3. Measuring circuit arrangement according to claim 1, characterized in that the voltage transformer possesses a highly permeable core made of ferrite, permalloy or a nanocrystalline material.
4. Measuring circuit arrangement according to claim 1, characterized in that a measuring chip is connected to the first and second inputs, this measuring chip being equipped with a programmable correction device to correct the phase compensation between voltage measurement and current measurement.
5. Measuring circuit arrangement according to claim 4, characterized in that voltage level matching for the second input of the measuring chip can be adjusted by means of a winding turns ratio of the voltage transformer.
6. Measuring circuit arrangement according to claim 2, characterized in that the voltage transformer possesses a highly permeable core made of ferrite, permalloy or a nanocrystalline material.
7. Measuring circuit arrangement according to claim 2, characterized in that a measuring chip is connected to the first and second inputs, this measuring chip being equipped with a programmable correction device to correct the phase compensation between voltage measurement and current measurement.
8. Measuring circuit arrangement according to claim 3, characterized in that a measuring chip is connected to the first and second inputs, this measuring chip being equipped with a programmable correction device to correct the phase compensation between voltage measurement and current measurement.
9. A measuring circuit arrangement for electricity meters having a first input for voltage measurement and a second input for current measurement, the measuring circuit arrangement comprising:
a voltage divider upstream of the first input;
a voltage transformer positioned upstream of the second input, the voltage transformer including a primary winding and a secondary winding; and
a measuring shunt connected upstream of the voltage transformer across the primary winding;
wherein the ohmic resistance of the primary winding substantially limits standard impingement of direct current on the voltage transformer.
10. The measuring circuit of claim 9 wherein the ohmic resistance of the primary winding is small enough so that the resistance of the primary winding together with the inductance of the primary winding results in no more than standard angle error.
11. The measuring circuit arrangement of claim 9 wherein the voltage transformer comprises a highly permeable core made of ferrite, permalloy or a nanocrystalline material.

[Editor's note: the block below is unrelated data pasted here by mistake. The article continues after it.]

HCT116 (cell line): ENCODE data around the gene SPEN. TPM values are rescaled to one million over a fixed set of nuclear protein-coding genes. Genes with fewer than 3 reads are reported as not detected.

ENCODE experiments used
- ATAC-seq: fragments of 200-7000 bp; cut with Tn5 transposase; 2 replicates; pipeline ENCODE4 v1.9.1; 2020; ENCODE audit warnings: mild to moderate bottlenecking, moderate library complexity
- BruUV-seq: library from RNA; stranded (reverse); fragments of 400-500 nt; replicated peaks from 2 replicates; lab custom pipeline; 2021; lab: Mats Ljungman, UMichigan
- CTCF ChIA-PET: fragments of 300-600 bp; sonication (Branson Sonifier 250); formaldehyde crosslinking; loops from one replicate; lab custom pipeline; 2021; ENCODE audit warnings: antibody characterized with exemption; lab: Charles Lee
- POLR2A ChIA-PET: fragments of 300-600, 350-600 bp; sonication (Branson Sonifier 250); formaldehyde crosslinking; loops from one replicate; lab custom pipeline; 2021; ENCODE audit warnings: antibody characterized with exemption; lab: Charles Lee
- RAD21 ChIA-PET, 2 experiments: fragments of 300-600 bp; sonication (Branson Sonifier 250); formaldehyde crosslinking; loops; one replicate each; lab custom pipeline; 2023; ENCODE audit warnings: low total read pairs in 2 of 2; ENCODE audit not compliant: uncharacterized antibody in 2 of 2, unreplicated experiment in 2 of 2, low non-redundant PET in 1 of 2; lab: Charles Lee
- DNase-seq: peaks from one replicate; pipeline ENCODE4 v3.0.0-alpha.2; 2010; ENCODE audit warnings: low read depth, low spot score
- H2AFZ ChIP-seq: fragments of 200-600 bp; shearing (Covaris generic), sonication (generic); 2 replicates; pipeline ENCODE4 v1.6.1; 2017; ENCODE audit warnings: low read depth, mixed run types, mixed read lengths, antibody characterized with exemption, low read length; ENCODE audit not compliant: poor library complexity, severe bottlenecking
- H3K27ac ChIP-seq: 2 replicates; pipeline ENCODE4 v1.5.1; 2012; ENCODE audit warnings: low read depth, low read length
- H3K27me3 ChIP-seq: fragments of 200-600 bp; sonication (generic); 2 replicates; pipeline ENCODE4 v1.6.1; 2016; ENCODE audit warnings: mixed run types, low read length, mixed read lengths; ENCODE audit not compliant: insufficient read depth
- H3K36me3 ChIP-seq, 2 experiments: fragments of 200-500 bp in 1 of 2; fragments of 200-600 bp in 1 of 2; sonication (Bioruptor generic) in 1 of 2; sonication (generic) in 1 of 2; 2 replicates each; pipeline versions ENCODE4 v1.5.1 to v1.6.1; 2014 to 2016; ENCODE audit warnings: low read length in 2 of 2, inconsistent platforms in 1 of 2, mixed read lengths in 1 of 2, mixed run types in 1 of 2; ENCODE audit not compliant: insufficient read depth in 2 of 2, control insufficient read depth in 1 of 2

US10/470,475 2001-02-07 2002-01-31 Measuring circuit arrangement for electricity meters for direct connection Expired - Fee Related US7005844B2 (en)

Priority Applications (3)

Application Number Priority Date Filing Date Title
DE10105782.2 2001-02-07
DE10105782 2001-02-07
PCT/IB2002/000298 WO2002063319A1 (en) 2001-02-07 2002-01-31 Measuring circuit arrangement for electricity meters for direct connection

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US20040090220A1 US20040090220A1 (en) 2004-05-13
US7005844B2 true US7005844B2 (en) 2006-02-28

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EP (1) EP1358493B1 (en)
CN (1) CN1249442C (en)
AT (1) AT306674T (en)
DE (1) DE50204521D1 (en)
ES (1) ES2250609T3 (en)
HU (1) HU228200B1 (en)
SK (1) SK287750B6 (en)
WO (1) WO2002063319A1 (en)
ZA (1) ZA200305894B (en)

Cited By (7)

* Cited by examiner, † Cited by third party
Publication number Priority date Publication date Assignee Title
US20050270016A1 (en) * 2004-06-02 2005-12-08 Rajaiah Karanam Electronic residential electricity meter
US20100286840A1 (en) * 2009-05-07 2010-11-11 Powell Phillip W Voltage conservation using advanced metering infrastructure and substation centralized voltage control
US9325174B2 (en) 2013-03-15 2016-04-26 Dominion Resources, Inc. Management of energy demand and energy efficiency savings from voltage optimization on electric power systems using AMI-based data analysis
US9354641B2 (en) 2013-03-15 2016-05-31 Dominion Resources, Inc. Electric power system control with planning of energy demand and energy efficiency using AMI-based data analysis
US9367075B1 (en) 2013-03-15 2016-06-14 Dominion Resources, Inc. Maximizing of energy delivery system compatibility with voltage optimization using AMI-based data control and analysis
US9563218B2 (en) 2013-03-15 2017-02-07 Dominion Resources, Inc. Electric power system control with measurement of energy demand and energy efficiency using t-distributions
US9847639B2 (en) 2013-03-15 2017-12-19 Dominion Energy, Inc. Electric power system control with measurement of energy demand and energy efficiency

Families Citing this family (4)

* Cited by examiner, † Cited by third party
Publication number Priority date Publication date Assignee Title